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The University of Utah's Independent Student Voice

The Daily Utah Chronicle

The University of Utah's Independent Student Voice

The Daily Utah Chronicle

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Class Clown and Class Act


Chris Ayers

Last season, Shelby Dalton was named Utah volleyball’s first All-American in five years. She is described by he coaches as a very serious player who is well respected in the locker room and on the court by her fellow teammates.

One thing you might not know about Dalton is that she is recognized by her teammates as the team prankster.

Last season, Dalton decided to go buy a box of chocolates for each of her coaches and put the boxes out for them at practice. Each box had the respective coaches’ names on it, and it seemed like a nice gesture. However, there was a twist. Dalton had taken second year assistant coach JJ Riley’s chocolates out of the box and replaced them with a tarantula.

Dalton says that head coach Beth Launiere ate her chocolates right away, along with the rest of her staff, with the exception of Riley. He said he was going to take the chocolates home to his wife.

However, thanks to some egging on from Dalton and the rest of the Utes, Riley caved in and decided to open up the box.

“There was a big tarantula sitting in there, I screamed like a little girl and threw it up in the air,” Riley said. “I guess Shelby is known for pulling pranks, and I didn’t know that back then.”

Dalton, a Moab native, got the spider from her father George who drives a UPS truck from Moab to Monticello and likes to pick up tarantulas if he sees one.

“It started with my brother; he used to play tricks on people in college all the time [with the tarantulas)],” Dalton said. “My dad asked me if I wanted one so I said ‘Sure. I don’t know what I’ll do with it, but I’ll take it.’”

Athletes from small towns often are not discovered by Division-I athletic programs. Dalton was no exception as she was only recruited by the U.

“She was just raw, she didn’t play club volleyball, nobody saw her, and people didn’t know who she was,” Launiere said. “She came to our camp and that was the only reason we knew about her, we just saw her and took a chance on her.”

The transition to Division-I volleyball was tough because Dalton was used to being the best player on the court. That wasn’t the case when she arrived on the hill.

“My freshman year was really hard,” Dalton said. “I felt out of place, I didn’t realize every girl played club volleyball. I didn’t even know that club volleyball really existed.”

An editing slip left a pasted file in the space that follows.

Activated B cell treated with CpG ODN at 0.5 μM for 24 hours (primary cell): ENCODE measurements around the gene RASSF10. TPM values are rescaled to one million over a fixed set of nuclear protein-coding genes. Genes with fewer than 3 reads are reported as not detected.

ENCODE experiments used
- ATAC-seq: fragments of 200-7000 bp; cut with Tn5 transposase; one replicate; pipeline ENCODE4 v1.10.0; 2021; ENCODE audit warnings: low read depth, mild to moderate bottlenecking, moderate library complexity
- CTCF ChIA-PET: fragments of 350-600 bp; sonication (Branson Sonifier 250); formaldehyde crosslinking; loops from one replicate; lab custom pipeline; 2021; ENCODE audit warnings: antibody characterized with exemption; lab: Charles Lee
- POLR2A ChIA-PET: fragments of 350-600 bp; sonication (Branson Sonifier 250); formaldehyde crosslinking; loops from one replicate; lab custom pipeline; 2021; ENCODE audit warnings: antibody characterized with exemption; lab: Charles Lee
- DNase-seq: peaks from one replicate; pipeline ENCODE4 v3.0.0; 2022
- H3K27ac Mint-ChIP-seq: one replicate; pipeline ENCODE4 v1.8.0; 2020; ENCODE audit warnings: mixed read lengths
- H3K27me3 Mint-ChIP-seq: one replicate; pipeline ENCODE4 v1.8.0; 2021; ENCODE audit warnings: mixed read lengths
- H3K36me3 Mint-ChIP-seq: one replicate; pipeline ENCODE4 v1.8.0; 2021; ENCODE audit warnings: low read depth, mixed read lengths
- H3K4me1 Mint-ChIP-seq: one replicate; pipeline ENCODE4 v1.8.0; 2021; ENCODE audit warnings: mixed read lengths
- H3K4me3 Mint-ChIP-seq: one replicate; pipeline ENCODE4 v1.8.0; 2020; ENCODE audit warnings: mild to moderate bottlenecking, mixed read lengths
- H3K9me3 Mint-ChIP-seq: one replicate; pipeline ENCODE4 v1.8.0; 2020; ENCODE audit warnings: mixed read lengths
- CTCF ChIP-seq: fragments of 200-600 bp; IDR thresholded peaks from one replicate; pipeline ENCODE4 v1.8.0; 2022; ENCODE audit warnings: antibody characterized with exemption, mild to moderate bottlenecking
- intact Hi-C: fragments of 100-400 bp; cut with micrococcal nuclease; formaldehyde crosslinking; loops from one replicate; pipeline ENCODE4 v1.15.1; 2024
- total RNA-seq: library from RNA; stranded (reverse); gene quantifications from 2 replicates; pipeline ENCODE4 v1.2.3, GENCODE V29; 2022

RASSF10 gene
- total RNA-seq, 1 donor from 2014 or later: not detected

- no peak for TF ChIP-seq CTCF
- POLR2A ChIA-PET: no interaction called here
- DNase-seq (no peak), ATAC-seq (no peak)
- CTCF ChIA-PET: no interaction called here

With her unrivaled work ethic, Dalton became an AVCA All-American honorable mention in her junior year. She was only the eighth All-American in the Utes’ history.

“I was super surprised last year,” Dalton said. “Everyone in the Salt Lake community tells me I’m good. It’s nice to be recognized outside of Utah and the University of Utah. It’s an honor that people see me as a really good player.”

Launiere is confident that Dalton can get another All-American honor in 2014, but says it depends on the success of the team.

“She’s so respected by this conference and region for her ability to change what teams do with her blocking,” Launiere said. “She’s become a go-to-player offensively as well.”

One of the key factors in Dalton’s development has been going to China on All-Star squads. In the summer of 2012, Dalton was invited to tryout for the U.S. Women’s National A2 team with 250 of the top players in the U.S. At the end of the tryouts only 12 players got a ticket to China, and Dalton was one of them.

Last season, Dalton went on her second trip to China, but as a Pac-12 All-Star this time.

Launiere was an assistant coach on the Pac-12 All-Stars team and said that by the end of the trip, everybody knew who she was.

“She’s improved tremendously. She’s one of those kids that works hard, puts her head down and is very serious about working hard and focusing on volleyball,” Riley said. “She’s got a playful side to her which I think has been kind of fun to see over the years.”

As serious as she is on the court, just remember that if you get a box of chocolates from Shelby Dalton, open it at your own risk.

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